Do I breathe faster, slower or at the same rate when I’m sleeping compared to when I’m awake?

On average, do I live further from or closer to school than the other students in my maths class?

Do significantly more Irish people watch the World Cup if Ireland have qualified? 

Important: We strongly discourage students from using any of the examples above and instead recommend creating their own statistical investigation based on their own interests!

What format do I write my CBA in?

It can “be presented in a wide range of formats.”, including a written report, a poster etc.

On the next page, we provide a FREE template for those students who wish to present their CBA in the form of a written report.

What possible grades can I receive?

There are four different levels of achievement.

1) Exceptional

2) Above expectations

3) In line with expectations

4) Yet to meet expectations

How is my grade determined?

This is determined by how well you do in each section of the problem-solving cycle discussed earlier.

This is outlined in detail below.

Section Features of Quality

Define an investigation

  • Exceptional: "Poses a question that anticipates variability and seeks generalization, study design will produce as far as practical reliable and valid results by taking into account variability and confounding variables"
  • Above expectations: "Poses a question that anticipates variability and seeks generalisation; data collection plan shows awareness of how variability affects the validity and reliability of the findings"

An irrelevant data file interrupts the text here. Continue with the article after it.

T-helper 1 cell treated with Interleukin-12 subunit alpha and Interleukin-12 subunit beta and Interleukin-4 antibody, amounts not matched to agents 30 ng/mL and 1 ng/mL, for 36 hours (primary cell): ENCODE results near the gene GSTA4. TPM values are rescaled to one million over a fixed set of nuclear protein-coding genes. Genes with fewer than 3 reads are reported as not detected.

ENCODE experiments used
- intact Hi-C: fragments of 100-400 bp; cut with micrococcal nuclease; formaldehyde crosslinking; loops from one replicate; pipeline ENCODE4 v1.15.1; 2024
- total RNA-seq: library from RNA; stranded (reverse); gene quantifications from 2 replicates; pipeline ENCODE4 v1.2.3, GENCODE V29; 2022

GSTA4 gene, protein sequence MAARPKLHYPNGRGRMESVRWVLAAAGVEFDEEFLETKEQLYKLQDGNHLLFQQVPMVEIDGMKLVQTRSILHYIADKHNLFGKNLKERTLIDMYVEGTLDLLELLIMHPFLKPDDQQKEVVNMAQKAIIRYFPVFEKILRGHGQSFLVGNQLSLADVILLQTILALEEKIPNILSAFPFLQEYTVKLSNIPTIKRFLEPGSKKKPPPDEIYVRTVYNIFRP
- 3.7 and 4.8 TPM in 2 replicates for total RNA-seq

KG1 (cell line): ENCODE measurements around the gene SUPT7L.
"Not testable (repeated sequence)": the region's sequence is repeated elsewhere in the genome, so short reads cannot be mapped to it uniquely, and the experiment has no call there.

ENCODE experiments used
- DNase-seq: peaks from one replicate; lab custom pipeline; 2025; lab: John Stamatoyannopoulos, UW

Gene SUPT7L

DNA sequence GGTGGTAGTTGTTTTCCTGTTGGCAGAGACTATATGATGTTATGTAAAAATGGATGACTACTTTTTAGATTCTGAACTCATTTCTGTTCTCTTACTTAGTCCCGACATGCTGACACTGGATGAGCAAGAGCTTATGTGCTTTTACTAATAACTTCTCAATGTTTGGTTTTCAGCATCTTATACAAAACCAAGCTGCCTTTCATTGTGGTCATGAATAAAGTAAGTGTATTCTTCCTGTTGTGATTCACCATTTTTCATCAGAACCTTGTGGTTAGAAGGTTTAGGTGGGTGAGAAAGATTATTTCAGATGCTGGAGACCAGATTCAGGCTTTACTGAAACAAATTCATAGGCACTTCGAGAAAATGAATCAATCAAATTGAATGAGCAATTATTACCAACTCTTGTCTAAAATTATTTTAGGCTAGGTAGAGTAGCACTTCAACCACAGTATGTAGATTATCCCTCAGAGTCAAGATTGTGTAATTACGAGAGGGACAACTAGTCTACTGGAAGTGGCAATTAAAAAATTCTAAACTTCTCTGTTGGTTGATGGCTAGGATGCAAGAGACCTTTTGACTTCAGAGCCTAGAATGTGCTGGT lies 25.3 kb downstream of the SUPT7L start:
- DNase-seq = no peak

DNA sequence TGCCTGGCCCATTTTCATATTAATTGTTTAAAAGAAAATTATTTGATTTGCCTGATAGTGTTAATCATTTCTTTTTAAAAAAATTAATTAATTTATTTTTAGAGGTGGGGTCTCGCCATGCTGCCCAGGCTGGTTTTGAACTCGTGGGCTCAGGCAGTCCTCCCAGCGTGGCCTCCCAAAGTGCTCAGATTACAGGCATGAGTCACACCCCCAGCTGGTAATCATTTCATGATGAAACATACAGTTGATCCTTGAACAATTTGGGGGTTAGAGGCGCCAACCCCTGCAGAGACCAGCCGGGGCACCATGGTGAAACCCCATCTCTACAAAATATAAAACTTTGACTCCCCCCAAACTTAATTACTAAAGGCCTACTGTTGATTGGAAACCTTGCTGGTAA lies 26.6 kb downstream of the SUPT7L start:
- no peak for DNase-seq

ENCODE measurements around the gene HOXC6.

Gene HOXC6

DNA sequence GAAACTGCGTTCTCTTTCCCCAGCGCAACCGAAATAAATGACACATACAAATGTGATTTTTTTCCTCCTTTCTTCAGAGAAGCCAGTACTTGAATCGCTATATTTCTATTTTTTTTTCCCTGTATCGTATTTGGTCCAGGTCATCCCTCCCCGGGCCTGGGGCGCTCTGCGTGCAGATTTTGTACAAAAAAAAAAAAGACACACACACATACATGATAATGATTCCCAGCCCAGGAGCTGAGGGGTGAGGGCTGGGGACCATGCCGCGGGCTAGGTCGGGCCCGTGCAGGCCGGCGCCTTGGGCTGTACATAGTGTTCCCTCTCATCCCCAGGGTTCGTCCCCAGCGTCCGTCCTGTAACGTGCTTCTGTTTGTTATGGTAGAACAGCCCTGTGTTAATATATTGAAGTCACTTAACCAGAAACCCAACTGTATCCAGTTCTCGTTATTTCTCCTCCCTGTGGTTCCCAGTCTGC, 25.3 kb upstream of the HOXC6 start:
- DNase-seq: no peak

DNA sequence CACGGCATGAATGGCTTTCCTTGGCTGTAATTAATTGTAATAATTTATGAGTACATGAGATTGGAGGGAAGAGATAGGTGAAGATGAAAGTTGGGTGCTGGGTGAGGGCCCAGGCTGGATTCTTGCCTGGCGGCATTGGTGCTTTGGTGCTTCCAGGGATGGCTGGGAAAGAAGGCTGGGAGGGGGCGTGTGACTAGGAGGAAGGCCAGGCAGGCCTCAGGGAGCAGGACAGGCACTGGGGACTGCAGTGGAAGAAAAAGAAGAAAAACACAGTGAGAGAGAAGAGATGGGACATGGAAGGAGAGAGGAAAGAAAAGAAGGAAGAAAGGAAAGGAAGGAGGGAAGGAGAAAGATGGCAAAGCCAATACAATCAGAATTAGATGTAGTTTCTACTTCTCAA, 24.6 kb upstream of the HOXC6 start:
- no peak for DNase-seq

• In line with expectations: "Poses a question that anticipates variability and plans to collect/source the type of data appropriate for the question posed"
  • Yet to meet expectations: "Uses given statistics question and collection method"

Choose the data to collect

  • Exceptional: "Describes relationship between the variables and describes considerations related to reliability and fairness"
  • Above expectations: "Chosen measuring strategy will provide valid and reliable data"
  • In line with expectations: "Identifies variables and develops a measuring strategy for measuring the dependent and independent variable"
  • Yet to meet expectations: "Gathers and displays data"

Gather and represent the data

  • Exceptional: "Use distributions to analyse the data and justifies measures of centre used to describe the data"
  • Above expectations: "Uses appropriate data displays and describes the data in terms of measures of centre and spread"
  • In line with expectations: "Displays data in a way that allows patterns to be identified, identifies patterns and describes the data in terms of those patterns "